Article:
In May 2019, the Australian Securities and Investments Commission (ASIC) issued Information Sheet 225, “Initial Coin Offerings and Crypto-Assets” (IS 225). IS 225 provides helpful guidance for Australian entrepreneurs considering whether to raise funds through an initial coin offering (ICO) and for businesses that are involved with crypto-assets such as cryptocurrency, tokens or stable coins in Australia.
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On May 24, 2019, New Zealand-based online asset exchange, Cryptopia Limited, filed a petition under Chapter 15 of the United States Bankruptcy Code seeking recognition of its New Zealand liquidation proceeding in the United States. On the same day, the United States Bankruptcy Court for the Southern District of New York granted provisional relief to Cryptopia, including extending the benefits of the automatic stay to prevent creditors or other parties in interest from taking actions to interfere with Cryptopia’s assets. The court will conduct a hearing on Cryptopia’s petition to recognize its New Zealand liquidation proceeding on June 25, 2019, in New York.
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On May 9, 2019, FinCEN, the U.S. federal agency charged with combating money laundering, issued two new interpretive documents of interest to the crypto community. The first is interpretive guidance titled “Application of FinCEN’s Regulations to Certain Business Models Involving Convertible Virtual Currencies”. The second document is an “Advisory on Illicit Activity Involving Convertible Virtual Currency”.
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As this short video explains, the “initial exchange offering,” or IEO, is the latest innovation in the offer and sale of cryptocurrencies. By partnering with a crypto exchange to aid in marketing and listing efforts, issuers engaging in an IEO hope to obtain better visibility and liquidity for their products. But like the ICOs they seek to replace, IEOs raise a host of potential issues under the US federal securities laws.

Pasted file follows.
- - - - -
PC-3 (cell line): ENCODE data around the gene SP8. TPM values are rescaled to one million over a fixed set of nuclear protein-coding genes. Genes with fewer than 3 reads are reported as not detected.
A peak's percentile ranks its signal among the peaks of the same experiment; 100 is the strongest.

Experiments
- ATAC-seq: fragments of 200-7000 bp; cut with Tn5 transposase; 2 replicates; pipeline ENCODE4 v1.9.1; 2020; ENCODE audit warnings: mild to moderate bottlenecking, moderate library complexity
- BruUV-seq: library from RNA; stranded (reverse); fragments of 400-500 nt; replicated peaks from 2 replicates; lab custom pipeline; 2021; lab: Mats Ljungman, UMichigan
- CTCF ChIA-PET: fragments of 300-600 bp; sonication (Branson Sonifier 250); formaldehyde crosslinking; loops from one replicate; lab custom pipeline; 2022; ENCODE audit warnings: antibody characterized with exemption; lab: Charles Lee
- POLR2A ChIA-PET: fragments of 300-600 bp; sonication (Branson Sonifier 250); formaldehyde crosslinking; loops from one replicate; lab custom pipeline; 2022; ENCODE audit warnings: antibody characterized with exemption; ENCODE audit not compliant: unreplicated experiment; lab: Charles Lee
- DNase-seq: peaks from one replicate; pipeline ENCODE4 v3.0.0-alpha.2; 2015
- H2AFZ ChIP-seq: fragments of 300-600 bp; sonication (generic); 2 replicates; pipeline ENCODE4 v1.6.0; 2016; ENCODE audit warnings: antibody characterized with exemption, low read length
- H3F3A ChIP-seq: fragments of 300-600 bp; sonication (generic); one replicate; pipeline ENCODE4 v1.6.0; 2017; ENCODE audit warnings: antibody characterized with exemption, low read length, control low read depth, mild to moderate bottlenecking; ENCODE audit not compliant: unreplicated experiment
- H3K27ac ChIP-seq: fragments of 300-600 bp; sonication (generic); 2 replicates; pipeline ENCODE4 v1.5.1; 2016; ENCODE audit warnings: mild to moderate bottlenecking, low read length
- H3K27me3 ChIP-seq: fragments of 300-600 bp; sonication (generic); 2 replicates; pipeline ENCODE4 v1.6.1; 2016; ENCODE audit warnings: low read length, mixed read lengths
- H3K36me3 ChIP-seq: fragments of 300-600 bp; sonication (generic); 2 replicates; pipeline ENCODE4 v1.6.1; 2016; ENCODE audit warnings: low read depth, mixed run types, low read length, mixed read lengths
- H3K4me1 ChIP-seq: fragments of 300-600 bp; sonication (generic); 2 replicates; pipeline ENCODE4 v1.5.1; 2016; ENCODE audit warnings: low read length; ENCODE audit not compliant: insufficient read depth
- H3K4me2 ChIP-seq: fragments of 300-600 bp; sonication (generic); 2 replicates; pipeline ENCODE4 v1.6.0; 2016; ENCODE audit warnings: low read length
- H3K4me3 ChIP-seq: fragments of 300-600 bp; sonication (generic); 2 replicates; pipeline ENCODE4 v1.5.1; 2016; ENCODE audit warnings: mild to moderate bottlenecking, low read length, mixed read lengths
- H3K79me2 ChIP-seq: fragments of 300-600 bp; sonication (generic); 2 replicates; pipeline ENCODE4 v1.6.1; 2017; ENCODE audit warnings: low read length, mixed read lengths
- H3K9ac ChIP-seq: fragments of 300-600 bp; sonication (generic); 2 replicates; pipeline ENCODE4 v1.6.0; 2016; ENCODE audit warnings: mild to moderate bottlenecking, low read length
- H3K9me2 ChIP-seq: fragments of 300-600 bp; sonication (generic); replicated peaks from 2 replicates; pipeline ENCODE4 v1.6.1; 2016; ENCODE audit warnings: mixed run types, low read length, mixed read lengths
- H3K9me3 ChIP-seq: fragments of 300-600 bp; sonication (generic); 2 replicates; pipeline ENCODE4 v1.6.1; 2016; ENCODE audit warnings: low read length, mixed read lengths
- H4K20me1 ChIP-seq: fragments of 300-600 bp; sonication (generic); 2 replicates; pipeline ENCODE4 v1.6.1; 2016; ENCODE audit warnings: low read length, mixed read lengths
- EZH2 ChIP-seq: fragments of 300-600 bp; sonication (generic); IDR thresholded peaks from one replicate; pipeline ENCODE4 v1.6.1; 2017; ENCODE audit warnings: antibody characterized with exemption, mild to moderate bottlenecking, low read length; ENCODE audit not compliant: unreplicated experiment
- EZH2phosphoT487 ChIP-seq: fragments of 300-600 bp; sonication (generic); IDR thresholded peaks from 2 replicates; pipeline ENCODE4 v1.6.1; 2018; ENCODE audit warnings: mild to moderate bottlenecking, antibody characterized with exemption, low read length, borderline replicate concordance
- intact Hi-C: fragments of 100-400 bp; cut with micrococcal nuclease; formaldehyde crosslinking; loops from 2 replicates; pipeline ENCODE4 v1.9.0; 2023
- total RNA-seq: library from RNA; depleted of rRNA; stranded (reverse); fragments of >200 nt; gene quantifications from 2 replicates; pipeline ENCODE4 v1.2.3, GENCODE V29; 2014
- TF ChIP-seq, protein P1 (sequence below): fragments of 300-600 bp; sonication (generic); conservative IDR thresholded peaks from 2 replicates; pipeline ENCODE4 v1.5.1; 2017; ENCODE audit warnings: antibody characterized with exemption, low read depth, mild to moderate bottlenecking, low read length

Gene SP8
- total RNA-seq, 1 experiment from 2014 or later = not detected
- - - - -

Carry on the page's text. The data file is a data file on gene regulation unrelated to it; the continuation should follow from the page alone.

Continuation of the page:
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On April 25, 2019, the New York Attorney General announced that it had obtained a court order enjoining iFinex Inc. (operator of the Bitfinex digital asset trading platform), Tether Limited (issuer of the “tether” stablecoin) and their affiliated entities from further violations of New York law in connection with ongoing activities that the Attorney General alleges may have defrauded New York investors that trade in virtual currencies.
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Hunton Andrews Kurth attorney, Mayme Beth Donohue, member of the firm’s blockchain working group, was recently interviewed as part of the University of Virginia’s new podcast series, Common Law, exploring cutting-edge issues about the future of law. Mayme discussed various practical applications of blockchain, including supply chain management, product authenticity and blockchain-based mortgages, and how in-house lawyers should think about issue spotting blockchain implementations.
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Not only do operators of virtual currency businesses face a growing body of federal regulations, but they must also contend with a patchwork of state laws. Recent guidance from the Texas Department of Banking provides a thoughtful discussion of the virtual currency industry and interprets the Texas Money Services Act for operators of virtual currency businesses doing business in the state.
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